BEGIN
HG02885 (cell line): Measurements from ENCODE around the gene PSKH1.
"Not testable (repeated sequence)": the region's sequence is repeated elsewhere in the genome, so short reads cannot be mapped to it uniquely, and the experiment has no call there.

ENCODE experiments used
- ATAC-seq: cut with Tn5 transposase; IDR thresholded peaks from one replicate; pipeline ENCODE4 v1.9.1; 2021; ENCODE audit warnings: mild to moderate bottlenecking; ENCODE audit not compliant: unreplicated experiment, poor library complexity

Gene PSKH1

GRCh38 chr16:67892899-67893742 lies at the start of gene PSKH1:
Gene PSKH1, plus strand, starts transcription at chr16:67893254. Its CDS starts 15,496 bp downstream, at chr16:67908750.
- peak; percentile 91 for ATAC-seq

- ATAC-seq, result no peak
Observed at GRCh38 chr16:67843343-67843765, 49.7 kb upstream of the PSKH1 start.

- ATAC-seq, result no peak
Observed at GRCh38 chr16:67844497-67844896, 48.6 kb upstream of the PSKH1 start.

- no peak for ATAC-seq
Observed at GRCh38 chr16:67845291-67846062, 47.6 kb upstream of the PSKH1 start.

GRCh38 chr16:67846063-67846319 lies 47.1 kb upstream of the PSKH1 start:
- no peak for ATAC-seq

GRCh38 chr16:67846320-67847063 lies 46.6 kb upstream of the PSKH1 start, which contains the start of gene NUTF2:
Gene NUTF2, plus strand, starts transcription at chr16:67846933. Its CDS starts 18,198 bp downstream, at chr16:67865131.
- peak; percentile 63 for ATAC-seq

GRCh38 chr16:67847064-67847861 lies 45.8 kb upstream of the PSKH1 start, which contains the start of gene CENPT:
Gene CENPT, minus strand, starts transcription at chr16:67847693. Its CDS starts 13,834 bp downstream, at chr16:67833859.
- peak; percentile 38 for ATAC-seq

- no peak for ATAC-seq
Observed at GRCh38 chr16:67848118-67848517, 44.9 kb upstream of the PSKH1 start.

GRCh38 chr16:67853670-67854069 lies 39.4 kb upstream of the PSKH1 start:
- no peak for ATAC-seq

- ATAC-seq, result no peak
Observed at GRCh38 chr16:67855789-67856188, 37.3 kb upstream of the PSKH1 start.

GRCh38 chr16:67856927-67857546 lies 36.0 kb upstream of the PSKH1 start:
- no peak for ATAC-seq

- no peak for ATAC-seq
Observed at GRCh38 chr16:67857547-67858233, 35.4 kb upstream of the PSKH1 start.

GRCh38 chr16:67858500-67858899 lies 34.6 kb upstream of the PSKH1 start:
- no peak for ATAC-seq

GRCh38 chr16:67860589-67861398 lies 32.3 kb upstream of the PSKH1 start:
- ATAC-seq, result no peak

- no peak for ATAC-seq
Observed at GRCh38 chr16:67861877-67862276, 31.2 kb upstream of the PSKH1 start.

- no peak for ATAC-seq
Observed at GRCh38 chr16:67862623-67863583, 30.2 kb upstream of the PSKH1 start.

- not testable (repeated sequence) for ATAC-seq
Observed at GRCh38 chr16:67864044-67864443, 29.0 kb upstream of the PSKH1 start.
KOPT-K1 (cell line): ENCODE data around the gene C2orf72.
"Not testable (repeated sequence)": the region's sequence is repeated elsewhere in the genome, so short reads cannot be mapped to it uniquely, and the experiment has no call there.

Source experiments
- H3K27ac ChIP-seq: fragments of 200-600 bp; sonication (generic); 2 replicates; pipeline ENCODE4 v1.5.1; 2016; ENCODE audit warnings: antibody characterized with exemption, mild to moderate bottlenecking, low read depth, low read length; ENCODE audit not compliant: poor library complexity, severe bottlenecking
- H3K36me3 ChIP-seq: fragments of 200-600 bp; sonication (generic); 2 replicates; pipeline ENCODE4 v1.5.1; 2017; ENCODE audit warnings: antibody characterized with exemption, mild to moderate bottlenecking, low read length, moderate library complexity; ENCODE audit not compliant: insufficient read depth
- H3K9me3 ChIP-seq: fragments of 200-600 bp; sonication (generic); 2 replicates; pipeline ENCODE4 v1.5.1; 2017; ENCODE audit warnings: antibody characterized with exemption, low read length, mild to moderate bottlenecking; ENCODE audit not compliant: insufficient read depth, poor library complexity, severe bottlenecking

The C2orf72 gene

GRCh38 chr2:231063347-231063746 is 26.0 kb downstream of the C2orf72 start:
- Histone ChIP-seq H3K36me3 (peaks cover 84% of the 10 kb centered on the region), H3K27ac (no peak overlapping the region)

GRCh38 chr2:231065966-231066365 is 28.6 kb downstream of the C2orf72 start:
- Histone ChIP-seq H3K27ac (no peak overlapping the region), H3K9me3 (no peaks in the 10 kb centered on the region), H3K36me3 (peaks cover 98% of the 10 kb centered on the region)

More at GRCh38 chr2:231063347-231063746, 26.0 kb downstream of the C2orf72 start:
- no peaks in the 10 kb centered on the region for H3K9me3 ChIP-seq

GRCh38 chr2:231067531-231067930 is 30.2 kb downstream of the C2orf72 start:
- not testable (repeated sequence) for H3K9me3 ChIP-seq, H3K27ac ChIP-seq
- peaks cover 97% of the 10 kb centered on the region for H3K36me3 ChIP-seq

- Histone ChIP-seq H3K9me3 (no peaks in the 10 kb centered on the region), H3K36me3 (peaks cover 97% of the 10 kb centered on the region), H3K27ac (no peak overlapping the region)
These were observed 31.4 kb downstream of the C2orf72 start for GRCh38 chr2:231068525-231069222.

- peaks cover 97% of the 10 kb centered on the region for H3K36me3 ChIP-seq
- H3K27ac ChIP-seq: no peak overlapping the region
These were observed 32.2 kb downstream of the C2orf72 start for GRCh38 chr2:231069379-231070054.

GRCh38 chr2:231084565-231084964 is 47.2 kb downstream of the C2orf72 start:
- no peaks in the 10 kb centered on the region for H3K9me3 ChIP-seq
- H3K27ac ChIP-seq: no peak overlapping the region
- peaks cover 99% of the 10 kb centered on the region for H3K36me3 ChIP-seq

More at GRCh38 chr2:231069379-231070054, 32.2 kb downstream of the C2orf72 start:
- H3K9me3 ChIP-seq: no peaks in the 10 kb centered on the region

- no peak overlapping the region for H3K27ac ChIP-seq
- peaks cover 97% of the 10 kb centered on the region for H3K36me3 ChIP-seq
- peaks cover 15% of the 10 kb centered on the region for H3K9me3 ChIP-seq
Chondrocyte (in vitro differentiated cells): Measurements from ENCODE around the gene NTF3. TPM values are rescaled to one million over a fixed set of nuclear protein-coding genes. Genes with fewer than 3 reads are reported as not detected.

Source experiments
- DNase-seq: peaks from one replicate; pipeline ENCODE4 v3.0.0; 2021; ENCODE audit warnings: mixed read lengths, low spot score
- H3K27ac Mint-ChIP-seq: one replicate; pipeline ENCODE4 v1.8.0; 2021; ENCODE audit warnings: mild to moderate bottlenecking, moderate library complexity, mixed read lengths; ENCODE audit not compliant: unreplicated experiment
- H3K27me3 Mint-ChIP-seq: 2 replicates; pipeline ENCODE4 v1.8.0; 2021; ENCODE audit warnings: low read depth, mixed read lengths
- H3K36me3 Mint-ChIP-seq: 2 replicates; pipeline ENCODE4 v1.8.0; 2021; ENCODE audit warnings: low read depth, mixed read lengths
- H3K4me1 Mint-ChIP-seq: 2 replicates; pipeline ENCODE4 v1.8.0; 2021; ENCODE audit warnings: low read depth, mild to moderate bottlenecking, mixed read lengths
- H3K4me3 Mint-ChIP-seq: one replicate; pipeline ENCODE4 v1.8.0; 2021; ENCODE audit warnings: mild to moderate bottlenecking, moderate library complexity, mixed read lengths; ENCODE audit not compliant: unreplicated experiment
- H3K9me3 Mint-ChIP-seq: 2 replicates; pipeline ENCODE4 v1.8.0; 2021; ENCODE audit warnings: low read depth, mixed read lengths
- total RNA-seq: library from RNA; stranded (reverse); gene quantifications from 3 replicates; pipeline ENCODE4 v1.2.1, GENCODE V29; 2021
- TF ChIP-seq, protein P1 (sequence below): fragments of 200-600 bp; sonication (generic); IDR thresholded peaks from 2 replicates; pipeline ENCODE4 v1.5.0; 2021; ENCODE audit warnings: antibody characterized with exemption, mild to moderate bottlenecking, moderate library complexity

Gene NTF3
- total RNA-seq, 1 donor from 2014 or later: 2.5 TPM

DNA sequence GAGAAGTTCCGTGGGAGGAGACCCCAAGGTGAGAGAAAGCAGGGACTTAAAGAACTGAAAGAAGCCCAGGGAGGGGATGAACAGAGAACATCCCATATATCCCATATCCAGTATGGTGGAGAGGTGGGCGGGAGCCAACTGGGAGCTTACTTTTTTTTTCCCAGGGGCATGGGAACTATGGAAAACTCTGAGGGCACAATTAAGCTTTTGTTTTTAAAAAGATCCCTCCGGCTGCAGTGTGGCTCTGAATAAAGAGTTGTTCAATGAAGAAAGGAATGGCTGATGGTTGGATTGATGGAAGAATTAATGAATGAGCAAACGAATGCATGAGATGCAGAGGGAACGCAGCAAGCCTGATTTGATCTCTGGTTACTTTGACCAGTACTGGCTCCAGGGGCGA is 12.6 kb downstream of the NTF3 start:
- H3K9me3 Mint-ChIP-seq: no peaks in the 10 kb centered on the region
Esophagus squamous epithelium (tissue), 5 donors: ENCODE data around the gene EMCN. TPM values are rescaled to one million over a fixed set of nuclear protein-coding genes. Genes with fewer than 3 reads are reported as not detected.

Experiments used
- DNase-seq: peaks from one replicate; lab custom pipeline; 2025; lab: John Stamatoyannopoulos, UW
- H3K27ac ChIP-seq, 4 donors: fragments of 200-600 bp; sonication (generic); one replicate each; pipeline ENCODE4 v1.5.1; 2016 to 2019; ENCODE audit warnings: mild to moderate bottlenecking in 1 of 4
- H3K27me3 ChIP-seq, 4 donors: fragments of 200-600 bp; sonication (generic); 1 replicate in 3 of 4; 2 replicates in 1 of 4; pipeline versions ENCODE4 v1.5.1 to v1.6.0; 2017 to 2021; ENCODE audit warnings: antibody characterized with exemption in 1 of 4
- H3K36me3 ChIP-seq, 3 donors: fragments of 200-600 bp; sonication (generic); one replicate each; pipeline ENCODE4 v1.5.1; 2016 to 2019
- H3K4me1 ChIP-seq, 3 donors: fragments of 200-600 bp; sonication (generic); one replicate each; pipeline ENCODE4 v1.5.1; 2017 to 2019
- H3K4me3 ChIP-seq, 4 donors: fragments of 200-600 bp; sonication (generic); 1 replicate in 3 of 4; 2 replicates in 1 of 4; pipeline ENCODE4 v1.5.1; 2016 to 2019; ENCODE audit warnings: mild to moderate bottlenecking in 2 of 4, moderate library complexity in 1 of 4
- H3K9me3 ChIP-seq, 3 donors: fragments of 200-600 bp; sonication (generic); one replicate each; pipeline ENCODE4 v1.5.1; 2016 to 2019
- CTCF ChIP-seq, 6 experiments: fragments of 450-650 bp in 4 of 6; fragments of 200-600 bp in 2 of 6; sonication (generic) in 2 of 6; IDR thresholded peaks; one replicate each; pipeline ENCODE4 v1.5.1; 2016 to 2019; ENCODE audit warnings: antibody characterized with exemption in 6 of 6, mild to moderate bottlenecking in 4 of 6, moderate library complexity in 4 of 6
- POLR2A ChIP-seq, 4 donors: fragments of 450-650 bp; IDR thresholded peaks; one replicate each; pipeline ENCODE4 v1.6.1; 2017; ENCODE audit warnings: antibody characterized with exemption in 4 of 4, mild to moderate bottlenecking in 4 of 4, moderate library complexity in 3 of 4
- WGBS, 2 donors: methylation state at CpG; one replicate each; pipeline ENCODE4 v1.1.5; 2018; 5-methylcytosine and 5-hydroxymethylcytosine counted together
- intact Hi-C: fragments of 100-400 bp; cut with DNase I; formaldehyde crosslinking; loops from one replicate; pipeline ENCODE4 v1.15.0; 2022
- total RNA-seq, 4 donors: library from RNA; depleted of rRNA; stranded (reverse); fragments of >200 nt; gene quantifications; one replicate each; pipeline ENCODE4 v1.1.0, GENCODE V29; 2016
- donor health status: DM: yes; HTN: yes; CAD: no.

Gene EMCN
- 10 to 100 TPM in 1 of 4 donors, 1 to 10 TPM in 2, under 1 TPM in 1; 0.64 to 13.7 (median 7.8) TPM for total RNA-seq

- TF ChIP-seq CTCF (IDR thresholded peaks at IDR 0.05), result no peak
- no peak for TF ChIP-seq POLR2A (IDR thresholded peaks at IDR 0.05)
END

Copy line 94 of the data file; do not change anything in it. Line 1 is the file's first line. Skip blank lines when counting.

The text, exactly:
- H3K4me1 ChIP-seq, 3 donors: fragments of 200-600 bp; sonication (generic); one replicate each; pipeline ENCODE4 v1.5.1; 2017 to 2019